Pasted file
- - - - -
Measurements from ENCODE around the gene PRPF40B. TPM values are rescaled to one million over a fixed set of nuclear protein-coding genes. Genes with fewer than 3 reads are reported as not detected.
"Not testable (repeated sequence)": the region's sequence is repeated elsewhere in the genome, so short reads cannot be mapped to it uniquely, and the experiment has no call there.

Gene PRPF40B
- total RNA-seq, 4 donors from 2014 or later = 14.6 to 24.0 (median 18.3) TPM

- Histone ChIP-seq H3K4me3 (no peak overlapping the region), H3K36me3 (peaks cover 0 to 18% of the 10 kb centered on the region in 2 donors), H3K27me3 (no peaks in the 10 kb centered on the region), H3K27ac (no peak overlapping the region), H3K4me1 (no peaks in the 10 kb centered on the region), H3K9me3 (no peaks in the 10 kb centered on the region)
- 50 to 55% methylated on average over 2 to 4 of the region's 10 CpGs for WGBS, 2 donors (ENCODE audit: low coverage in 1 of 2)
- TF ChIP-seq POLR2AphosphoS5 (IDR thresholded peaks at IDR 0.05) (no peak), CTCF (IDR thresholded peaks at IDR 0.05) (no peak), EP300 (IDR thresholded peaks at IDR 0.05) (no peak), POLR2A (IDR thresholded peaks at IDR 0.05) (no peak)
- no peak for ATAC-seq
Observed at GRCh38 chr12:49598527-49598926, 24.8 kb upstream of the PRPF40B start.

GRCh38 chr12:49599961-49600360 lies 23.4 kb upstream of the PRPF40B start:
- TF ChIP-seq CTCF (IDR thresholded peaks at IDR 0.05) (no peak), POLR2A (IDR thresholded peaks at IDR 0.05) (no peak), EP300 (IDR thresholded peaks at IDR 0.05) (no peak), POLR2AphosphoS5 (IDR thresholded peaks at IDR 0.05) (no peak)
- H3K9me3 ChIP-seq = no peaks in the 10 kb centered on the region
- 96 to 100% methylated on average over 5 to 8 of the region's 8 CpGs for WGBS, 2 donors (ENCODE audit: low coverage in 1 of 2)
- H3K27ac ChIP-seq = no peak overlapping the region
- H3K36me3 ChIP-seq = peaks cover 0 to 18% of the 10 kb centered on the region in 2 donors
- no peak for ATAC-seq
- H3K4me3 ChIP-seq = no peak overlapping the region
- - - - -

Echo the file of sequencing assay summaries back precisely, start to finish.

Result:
Measurements from ENCODE around the gene PRPF40B. TPM values are rescaled to one million over a fixed set of nuclear protein-coding genes. Genes with fewer than 3 reads are reported as not detected.
"Not testable (repeated sequence)": the region's sequence is repeated elsewhere in the genome, so short reads cannot be mapped to it uniquely, and the experiment has no call there.

Gene PRPF40B
- total RNA-seq, 4 donors from 2014 or later = 14.6 to 24.0 (median 18.3) TPM

- Histone ChIP-seq H3K4me3 (no peak overlapping the region), H3K36me3 (peaks cover 0 to 18% of the 10 kb centered on the region in 2 donors), H3K27me3 (no peaks in the 10 kb centered on the region), H3K27ac (no peak overlapping the region), H3K4me1 (no peaks in the 10 kb centered on the region), H3K9me3 (no peaks in the 10 kb centered on the region)
- 50 to 55% methylated on average over 2 to 4 of the region's 10 CpGs for WGBS, 2 donors (ENCODE audit: low coverage in 1 of 2)
- TF ChIP-seq POLR2AphosphoS5 (IDR thresholded peaks at IDR 0.05) (no peak), CTCF (IDR thresholded peaks at IDR 0.05) (no peak), EP300 (IDR thresholded peaks at IDR 0.05) (no peak), POLR2A (IDR thresholded peaks at IDR 0.05) (no peak)
- no peak for ATAC-seq
Observed at GRCh38 chr12:49598527-49598926, 24.8 kb upstream of the PRPF40B start.

GRCh38 chr12:49599961-49600360 lies 23.4 kb upstream of the PRPF40B start:
- TF ChIP-seq CTCF (IDR thresholded peaks at IDR 0.05) (no peak), POLR2A (IDR thresholded peaks at IDR 0.05) (no peak), EP300 (IDR thresholded peaks at IDR 0.05) (no peak), POLR2AphosphoS5 (IDR thresholded peaks at IDR 0.05) (no peak)
- H3K9me3 ChIP-seq = no peaks in the 10 kb centered on the region
- 96 to 100% methylated on average over 5 to 8 of the region's 8 CpGs for WGBS, 2 donors (ENCODE audit: low coverage in 1 of 2)
- H3K27ac ChIP-seq = no peak overlapping the region
- H3K36me3 ChIP-seq = peaks cover 0 to 18% of the 10 kb centered on the region in 2 donors
- no peak for ATAC-seq
- H3K4me3 ChIP-seq = no peak overlapping the region